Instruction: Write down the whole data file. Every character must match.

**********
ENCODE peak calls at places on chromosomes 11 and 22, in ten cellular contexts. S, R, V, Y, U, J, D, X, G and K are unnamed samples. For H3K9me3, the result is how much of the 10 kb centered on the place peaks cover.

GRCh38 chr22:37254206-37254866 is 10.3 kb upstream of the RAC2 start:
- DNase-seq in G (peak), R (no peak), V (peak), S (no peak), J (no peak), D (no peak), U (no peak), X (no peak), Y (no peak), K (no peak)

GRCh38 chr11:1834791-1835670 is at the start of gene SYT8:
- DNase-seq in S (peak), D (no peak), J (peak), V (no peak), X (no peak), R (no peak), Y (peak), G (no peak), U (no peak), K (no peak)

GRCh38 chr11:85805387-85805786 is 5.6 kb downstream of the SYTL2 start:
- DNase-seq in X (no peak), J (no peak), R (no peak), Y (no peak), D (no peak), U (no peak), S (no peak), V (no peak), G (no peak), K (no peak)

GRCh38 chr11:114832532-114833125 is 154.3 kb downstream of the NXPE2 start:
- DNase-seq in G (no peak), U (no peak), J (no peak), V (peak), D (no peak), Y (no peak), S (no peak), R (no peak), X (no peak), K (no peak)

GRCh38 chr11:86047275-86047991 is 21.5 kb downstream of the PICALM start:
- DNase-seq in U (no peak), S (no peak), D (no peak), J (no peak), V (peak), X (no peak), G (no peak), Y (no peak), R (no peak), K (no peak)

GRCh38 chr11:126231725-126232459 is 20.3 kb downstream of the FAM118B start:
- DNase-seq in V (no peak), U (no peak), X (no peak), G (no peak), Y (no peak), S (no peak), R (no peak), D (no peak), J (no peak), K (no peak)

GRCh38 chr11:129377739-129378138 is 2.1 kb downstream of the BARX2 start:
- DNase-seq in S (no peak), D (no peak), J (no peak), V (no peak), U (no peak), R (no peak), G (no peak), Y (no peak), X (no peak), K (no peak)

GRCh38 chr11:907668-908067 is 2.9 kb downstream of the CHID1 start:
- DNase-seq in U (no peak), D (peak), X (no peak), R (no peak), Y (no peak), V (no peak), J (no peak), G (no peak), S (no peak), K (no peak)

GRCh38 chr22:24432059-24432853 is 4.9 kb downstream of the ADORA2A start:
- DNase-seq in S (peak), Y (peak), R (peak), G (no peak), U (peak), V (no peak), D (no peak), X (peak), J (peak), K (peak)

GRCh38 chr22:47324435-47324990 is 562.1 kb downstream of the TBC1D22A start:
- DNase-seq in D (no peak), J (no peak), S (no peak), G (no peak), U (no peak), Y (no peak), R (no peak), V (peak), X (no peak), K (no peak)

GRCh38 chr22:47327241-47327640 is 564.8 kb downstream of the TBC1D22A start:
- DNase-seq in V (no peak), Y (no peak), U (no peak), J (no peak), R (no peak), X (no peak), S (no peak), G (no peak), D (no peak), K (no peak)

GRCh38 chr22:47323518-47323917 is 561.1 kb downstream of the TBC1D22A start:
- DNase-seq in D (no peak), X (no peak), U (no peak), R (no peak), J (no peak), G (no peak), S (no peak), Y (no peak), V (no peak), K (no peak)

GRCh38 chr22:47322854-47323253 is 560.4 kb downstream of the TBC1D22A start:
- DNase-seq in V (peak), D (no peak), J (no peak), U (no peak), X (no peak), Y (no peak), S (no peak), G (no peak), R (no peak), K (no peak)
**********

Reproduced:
ENCODE peak calls at places on chromosomes 11 and 22, in ten cellular contexts. S, R, V, Y, U, J, D, X, G and K are unnamed samples. For H3K9me3, the result is how much of the 10 kb centered on the place peaks cover.

GRCh38 chr22:37254206-37254866 is 10.3 kb upstream of the RAC2 start:
- DNase-seq in G (peak), R (no peak), V (peak), S (no peak), J (no peak), D (no peak), U (no peak), X (no peak), Y (no peak), K (no peak)

GRCh38 chr11:1834791-1835670 is at the start of gene SYT8:
- DNase-seq in S (peak), D (no peak), J (peak), V (no peak), X (no peak), R (no peak), Y (peak), G (no peak), U (no peak), K (no peak)

GRCh38 chr11:85805387-85805786 is 5.6 kb downstream of the SYTL2 start:
- DNase-seq in X (no peak), J (no peak), R (no peak), Y (no peak), D (no peak), U (no peak), S (no peak), V (no peak), G (no peak), K (no peak)

GRCh38 chr11:114832532-114833125 is 154.3 kb downstream of the NXPE2 start:
- DNase-seq in G (no peak), U (no peak), J (no peak), V (peak), D (no peak), Y (no peak), S (no peak), R (no peak), X (no peak), K (no peak)

GRCh38 chr11:86047275-86047991 is 21.5 kb downstream of the PICALM start:
- DNase-seq in U (no peak), S (no peak), D (no peak), J (no peak), V (peak), X (no peak), G (no peak), Y (no peak), R (no peak), K (no peak)

GRCh38 chr11:126231725-126232459 is 20.3 kb downstream of the FAM118B start:
- DNase-seq in V (no peak), U (no peak), X (no peak), G (no peak), Y (no peak), S (no peak), R (no peak), D (no peak), J (no peak), K (no peak)

GRCh38 chr11:129377739-129378138 is 2.1 kb downstream of the BARX2 start:
- DNase-seq in S (no peak), D (no peak), J (no peak), V (no peak), U (no peak), R (no peak), G (no peak), Y (no peak), X (no peak), K (no peak)

GRCh38 chr11:907668-908067 is 2.9 kb downstream of the CHID1 start:
- DNase-seq in U (no peak), D (peak), X (no peak), R (no peak), Y (no peak), V (no peak), J (no peak), G (no peak), S (no peak), K (no peak)

GRCh38 chr22:24432059-24432853 is 4.9 kb downstream of the ADORA2A start:
- DNase-seq in S (peak), Y (peak), R (peak), G (no peak), U (peak), V (no peak), D (no peak), X (peak), J (peak), K (peak)

GRCh38 chr22:47324435-47324990 is 562.1 kb downstream of the TBC1D22A start:
- DNase-seq in D (no peak), J (no peak), S (no peak), G (no peak), U (no peak), Y (no peak), R (no peak), V (peak), X (no peak), K (no peak)

GRCh38 chr22:47327241-47327640 is 564.8 kb downstream of the TBC1D22A start:
- DNase-seq in V (no peak), Y (no peak), U (no peak), J (no peak), R (no peak), X (no peak), S (no peak), G (no peak), D (no peak), K (no peak)

GRCh38 chr22:47323518-47323917 is 561.1 kb downstream of the TBC1D22A start:
- DNase-seq in D (no peak), X (no peak), U (no peak), R (no peak), J (no peak), G (no peak), S (no peak), Y (no peak), V (no peak), K (no peak)

GRCh38 chr22:47322854-47323253 is 560.4 kb downstream of the TBC1D22A start:
- DNase-seq in V (peak), D (no peak), J (no peak), U (no peak), X (no peak), Y (no peak), S (no peak), G (no peak), R (no peak), K (no peak)